Last week, we looked at the challenges of sibling rivalry in the earliest years. Today we move to tips on handling sibling rivalry in the middle and teen years.
The Middle Years
When our daughter Allison was 12 and our son John 10 they didn’t like each other very much. Once she brought home a cow’s eye from a science class and told him it was a piece of candy that he should eat! As he began to put it in his mouth, she burst out laughing and told him what it really was. Needless to say, he was furious. I often despaired that these two would ever like each other! But they went off to the same college, double dated, and before our future son-in-law Will asked my husband if he could marry Allison, he first asked her brother John.
During these middle years, we continue to enforce those standards of the early years. But it’s harder in some ways because their arguments are so much better and we begin to wear out. The following will help.
Determine when to get involved and when not to.
A friend of mine with four boys walked into the room where they were wrestling. She knew that before long one or two of them would come crying to her.
“Okay guys, she said, if you insist on wrestling I don’t want to hear any complaints unless you can see blood or bones!”
During the early years, we intervene the most. We operate as a coach, training in the fundamentals. But as we reach the middle years, we move from being the coach to being the referee. Later we will move to being the spectator, watching our children interact, cheering their good moves, aching when they falter but letting them make their own mistakes. Our job at that time is to ask good questions.” Can you think of three creative ways to handle this problem? If you were the parent, how would you handle this dispute?”
Anticipate potential conflicts.
“She always gets to have a friend over, and I never do.”
“They won’t let me play with them. They leave me out.”
Until we’ve had some disastrous experiences, we probably won’t learn what works or doesn’t work with our children. After a negative experience ask yourself some questions, What works best for our kids? Should each child have a friend over on the same day? Do they need to play in separate areas or do they play well together? Would it be better for my children to take turns having a friend over?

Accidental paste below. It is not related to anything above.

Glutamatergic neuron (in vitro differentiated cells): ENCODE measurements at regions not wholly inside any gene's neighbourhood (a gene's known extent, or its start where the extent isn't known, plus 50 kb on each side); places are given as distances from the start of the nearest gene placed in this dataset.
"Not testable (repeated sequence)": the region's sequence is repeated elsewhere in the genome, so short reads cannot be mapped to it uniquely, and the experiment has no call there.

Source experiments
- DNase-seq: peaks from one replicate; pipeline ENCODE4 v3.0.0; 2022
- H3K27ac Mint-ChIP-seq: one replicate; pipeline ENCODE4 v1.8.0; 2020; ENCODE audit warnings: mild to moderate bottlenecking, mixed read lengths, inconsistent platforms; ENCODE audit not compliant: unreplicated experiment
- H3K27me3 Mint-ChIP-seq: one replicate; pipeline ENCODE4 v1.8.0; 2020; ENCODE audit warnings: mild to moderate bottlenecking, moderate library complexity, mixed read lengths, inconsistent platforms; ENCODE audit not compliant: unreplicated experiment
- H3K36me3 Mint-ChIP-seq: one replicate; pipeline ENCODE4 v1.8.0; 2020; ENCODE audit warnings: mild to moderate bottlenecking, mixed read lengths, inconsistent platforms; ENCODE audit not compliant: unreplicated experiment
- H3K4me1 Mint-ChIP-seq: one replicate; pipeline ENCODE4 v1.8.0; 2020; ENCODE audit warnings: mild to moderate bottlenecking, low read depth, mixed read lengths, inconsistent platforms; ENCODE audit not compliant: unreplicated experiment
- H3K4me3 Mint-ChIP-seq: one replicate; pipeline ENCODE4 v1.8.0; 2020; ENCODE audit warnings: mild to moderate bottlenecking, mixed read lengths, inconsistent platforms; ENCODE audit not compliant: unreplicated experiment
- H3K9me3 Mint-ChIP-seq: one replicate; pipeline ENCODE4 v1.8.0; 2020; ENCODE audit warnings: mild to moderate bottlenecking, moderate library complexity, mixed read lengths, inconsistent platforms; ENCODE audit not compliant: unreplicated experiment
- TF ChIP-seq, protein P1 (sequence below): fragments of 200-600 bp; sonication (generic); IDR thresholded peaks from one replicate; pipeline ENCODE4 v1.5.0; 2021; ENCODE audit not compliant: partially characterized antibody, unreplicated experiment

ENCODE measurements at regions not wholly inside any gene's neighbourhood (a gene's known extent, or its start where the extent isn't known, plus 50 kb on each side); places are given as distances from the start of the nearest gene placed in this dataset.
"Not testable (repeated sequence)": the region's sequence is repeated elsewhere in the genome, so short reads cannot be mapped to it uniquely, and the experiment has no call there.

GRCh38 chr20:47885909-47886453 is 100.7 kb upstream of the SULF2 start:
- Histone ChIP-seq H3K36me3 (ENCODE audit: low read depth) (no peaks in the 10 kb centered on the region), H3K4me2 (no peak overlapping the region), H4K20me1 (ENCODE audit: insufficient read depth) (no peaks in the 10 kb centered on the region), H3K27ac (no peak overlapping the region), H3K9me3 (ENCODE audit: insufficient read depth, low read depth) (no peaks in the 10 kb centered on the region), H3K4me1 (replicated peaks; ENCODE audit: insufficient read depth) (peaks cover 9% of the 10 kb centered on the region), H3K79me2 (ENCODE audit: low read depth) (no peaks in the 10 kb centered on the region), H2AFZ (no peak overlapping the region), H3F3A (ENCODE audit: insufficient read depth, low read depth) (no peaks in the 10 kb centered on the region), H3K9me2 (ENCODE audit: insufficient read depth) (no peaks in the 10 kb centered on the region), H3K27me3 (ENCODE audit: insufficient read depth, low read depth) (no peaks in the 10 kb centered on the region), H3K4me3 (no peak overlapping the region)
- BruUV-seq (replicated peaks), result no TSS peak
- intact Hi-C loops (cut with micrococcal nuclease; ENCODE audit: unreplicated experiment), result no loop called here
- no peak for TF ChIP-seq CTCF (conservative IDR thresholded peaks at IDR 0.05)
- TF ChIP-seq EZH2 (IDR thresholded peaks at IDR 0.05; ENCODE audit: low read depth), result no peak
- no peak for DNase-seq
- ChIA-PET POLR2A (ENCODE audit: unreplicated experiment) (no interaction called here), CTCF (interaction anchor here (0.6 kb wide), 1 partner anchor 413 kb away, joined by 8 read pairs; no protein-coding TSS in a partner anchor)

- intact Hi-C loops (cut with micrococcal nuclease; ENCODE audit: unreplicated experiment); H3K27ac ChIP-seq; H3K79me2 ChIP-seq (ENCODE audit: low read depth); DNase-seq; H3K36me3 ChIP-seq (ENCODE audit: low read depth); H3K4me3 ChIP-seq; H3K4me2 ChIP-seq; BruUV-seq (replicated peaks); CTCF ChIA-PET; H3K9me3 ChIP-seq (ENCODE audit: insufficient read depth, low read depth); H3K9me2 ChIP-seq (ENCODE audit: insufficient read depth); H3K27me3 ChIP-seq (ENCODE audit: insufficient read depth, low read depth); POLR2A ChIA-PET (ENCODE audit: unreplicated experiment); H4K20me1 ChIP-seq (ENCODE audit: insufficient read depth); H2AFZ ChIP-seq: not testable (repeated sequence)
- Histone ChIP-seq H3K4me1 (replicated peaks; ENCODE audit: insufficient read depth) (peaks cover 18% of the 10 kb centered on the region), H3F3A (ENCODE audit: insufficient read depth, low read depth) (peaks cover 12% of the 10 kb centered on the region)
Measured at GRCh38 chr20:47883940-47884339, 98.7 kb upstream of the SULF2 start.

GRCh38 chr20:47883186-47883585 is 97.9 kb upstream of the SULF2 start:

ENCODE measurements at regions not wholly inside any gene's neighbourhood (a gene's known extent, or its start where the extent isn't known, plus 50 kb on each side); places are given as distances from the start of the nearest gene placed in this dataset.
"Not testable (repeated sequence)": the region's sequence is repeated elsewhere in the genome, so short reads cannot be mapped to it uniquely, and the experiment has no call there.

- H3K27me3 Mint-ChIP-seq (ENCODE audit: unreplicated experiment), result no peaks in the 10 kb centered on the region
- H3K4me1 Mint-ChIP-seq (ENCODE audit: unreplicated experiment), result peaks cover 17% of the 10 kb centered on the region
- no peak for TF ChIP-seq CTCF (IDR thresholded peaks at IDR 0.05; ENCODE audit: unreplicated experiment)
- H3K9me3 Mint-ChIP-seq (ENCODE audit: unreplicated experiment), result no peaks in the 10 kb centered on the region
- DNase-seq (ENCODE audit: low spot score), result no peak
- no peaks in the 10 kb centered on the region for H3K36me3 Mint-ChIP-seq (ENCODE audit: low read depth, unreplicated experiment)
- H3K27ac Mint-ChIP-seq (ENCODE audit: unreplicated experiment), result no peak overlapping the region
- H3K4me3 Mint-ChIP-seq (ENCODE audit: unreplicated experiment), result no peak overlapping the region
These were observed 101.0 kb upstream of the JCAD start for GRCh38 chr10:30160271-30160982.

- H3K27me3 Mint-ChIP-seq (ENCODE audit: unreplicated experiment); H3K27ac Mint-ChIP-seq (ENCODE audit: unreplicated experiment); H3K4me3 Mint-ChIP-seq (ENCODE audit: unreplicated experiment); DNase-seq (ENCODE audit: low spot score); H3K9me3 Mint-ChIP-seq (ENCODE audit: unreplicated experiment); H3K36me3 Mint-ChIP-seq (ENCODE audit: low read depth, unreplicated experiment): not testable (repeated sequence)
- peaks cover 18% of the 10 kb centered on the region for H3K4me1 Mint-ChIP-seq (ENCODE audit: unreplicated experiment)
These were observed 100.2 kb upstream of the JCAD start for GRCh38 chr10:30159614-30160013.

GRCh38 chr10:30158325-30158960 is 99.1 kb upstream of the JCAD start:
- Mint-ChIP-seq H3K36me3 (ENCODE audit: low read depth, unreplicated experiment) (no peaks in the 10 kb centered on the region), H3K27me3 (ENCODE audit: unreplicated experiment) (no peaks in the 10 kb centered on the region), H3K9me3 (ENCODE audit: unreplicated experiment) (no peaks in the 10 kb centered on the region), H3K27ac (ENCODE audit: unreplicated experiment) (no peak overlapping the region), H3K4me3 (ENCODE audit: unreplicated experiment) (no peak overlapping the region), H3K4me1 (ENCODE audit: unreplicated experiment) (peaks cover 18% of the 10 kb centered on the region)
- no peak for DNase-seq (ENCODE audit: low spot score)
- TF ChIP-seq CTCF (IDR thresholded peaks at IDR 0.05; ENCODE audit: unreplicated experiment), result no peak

Have family forums.
Sometimes families experience repeated discord. If this happens, gather the family together and insist that each person listens to every other family member express his views about the problem. Then discuss creative solutions. Keep in mind the goal is to attack the problem and not other family members. Before the family forum, parents need to agree about how they are going to handle the forum and what their goals are for it.
Be sensitive to hormones and personalities.
A teenage sister is grumpy as all get out. Her younger brother doesn’t understand why she seems so mad. Take him aside and explain to him about hormones. Tell him it isn’t his fault. He must be patient. His sister is having a difficult time because of the changes taking place in her body. These changes are wonderful, but they can also be annoying.
I remember when one of our twins said,
“Why does my sister like to talk on the phone all the time? I don’t like to. She’s weird.”
“She’s not weird,” I responded. “You two are just different, and I am so glad. It would be boring if you were just alike.”
Frequently our kids will make comparisons of better or worse. The person or thing compared is not better or worse, but merely different.